In the last decade many popular web and mobile services have collected huge (and precious) amounts of data about users’ opinions, which are generally expressed in form of ratings and reviews. However, the way most of these services present the data collected to their end-users is often old-fashioned and mainly consists of simple numbers and plain charts.
For instance, let’s take TripAdvisor as a test case. TripAdvisor is one of the main references worldwide for hotels and restaurants reviews, which can drive the choices of millions of travelers when visiting a new location, hence leading to a significant real-world economic impact for local businesses and associated services.
Nonetheless, the way content is presented by TripAdvisor can sometimes be confusing to the general audience. Despite having collected a considerably rich amount of data, in fact, these information are displayed using tens of numeric values associated to basic plots such as horizontal bar charts:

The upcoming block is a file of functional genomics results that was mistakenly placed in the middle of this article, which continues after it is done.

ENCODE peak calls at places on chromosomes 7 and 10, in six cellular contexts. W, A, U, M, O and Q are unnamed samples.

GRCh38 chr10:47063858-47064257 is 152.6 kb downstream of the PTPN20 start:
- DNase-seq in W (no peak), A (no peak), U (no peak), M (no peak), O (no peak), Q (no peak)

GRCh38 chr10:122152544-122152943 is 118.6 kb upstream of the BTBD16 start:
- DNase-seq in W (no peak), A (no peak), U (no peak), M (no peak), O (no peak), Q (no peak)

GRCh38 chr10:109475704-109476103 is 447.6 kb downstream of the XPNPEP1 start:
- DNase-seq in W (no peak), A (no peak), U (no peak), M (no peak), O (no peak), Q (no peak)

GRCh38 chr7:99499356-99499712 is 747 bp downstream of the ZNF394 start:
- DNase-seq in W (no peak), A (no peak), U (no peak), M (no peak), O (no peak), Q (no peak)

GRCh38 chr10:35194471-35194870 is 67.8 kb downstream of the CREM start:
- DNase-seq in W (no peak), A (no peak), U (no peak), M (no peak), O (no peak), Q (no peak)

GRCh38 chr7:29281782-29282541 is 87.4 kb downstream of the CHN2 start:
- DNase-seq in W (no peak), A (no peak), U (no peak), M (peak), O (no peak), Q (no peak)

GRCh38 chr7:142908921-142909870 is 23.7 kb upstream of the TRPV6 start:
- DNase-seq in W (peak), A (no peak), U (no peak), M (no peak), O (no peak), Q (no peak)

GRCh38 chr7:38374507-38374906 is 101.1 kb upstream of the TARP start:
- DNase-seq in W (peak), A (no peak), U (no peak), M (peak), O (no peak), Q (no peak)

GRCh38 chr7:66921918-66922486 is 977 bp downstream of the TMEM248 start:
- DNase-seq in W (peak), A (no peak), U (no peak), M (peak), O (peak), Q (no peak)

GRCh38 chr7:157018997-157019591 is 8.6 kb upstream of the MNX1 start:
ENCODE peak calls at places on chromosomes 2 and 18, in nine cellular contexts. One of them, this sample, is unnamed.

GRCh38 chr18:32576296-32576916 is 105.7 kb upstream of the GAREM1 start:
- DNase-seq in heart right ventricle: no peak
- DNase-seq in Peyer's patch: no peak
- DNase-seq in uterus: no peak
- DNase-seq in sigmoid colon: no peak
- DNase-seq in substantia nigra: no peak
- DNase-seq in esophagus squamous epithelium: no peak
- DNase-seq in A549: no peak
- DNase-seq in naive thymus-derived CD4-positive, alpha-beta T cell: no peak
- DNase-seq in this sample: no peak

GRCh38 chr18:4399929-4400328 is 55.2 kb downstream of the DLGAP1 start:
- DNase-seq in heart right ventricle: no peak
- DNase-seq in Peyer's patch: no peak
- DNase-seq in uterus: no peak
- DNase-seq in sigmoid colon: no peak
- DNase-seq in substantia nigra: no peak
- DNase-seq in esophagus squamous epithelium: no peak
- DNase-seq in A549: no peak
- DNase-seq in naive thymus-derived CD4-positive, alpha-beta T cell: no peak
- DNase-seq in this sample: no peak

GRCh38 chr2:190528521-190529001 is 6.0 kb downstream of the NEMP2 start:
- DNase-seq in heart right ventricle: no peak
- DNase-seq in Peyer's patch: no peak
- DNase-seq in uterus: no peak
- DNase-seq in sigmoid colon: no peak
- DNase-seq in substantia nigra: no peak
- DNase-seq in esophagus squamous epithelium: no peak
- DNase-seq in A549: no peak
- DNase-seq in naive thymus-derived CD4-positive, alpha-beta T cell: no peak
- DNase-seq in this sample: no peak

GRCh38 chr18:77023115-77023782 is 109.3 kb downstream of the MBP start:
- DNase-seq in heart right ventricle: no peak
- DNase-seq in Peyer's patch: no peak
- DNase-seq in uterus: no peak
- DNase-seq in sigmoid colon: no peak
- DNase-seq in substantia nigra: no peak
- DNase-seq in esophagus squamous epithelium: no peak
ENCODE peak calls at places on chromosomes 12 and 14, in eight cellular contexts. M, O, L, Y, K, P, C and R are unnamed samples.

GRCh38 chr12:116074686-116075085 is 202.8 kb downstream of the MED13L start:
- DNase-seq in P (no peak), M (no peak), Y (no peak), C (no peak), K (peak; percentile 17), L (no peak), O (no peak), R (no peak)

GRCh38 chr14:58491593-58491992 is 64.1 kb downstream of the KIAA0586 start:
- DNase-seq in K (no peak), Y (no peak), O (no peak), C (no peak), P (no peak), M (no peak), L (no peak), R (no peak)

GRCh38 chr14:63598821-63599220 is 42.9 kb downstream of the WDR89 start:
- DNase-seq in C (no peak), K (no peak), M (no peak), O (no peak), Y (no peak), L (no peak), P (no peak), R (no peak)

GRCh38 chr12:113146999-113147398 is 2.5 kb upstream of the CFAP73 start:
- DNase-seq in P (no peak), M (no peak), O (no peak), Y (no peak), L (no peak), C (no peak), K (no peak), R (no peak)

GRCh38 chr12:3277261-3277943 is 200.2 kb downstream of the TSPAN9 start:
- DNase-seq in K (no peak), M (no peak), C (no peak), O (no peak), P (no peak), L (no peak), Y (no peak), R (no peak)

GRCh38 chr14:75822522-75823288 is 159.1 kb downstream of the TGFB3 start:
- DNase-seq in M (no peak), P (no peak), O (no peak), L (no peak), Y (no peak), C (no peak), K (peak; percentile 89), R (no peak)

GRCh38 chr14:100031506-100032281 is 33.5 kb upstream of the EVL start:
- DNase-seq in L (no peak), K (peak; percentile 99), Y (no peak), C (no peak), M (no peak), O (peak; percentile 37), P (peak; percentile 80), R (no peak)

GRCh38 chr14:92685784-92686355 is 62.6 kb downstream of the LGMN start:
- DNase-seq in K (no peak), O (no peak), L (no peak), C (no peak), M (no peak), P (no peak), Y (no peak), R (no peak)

These visualization choices are not as immediate as they could be, and require further interpretation by the user (e.g. having 54 terrible reviews on a total of 1200 is different than having 54 terrible reviews on a total of 100, and this is not immediately reflected in the information displayed).
In the era of new data visualization techniques and infographics, something better can be done. This is precisely the motivation behind the creation of MoodAdvisor, a free web & mobile app that allows travellers to quickly visualize in a very graphical and straightforward fashion the excellency of a hotel and the the happiness of previous travelers who left a review. The former measure is based on the number of excellent and very good reviews normalized according to the total number of reviews and converted into a percentage, while the latter measure is based on state-of-the-art algorithms of sentiment analysis to interpret the affect in the reviews left on TripAdvisor for a certain location.
MoodAdvisor allows the user to search for any hotel worldwide through a simple form, then retrieves the data from TripAdvisor, computes in real-time the aforementioned values of excellency and happiness, and visualizes the results using gauges followed by colored boxes representing the latest reviews associated to simple emotions (happy, neutral, sad):
MoodAvisor can still be tried at moodadvisor.com, even though the results presented now are based on dummy data. I also released part of the code (data scraping from a webpage using regular expressions) on GitHub.
This post originally appeared on LinkedIN.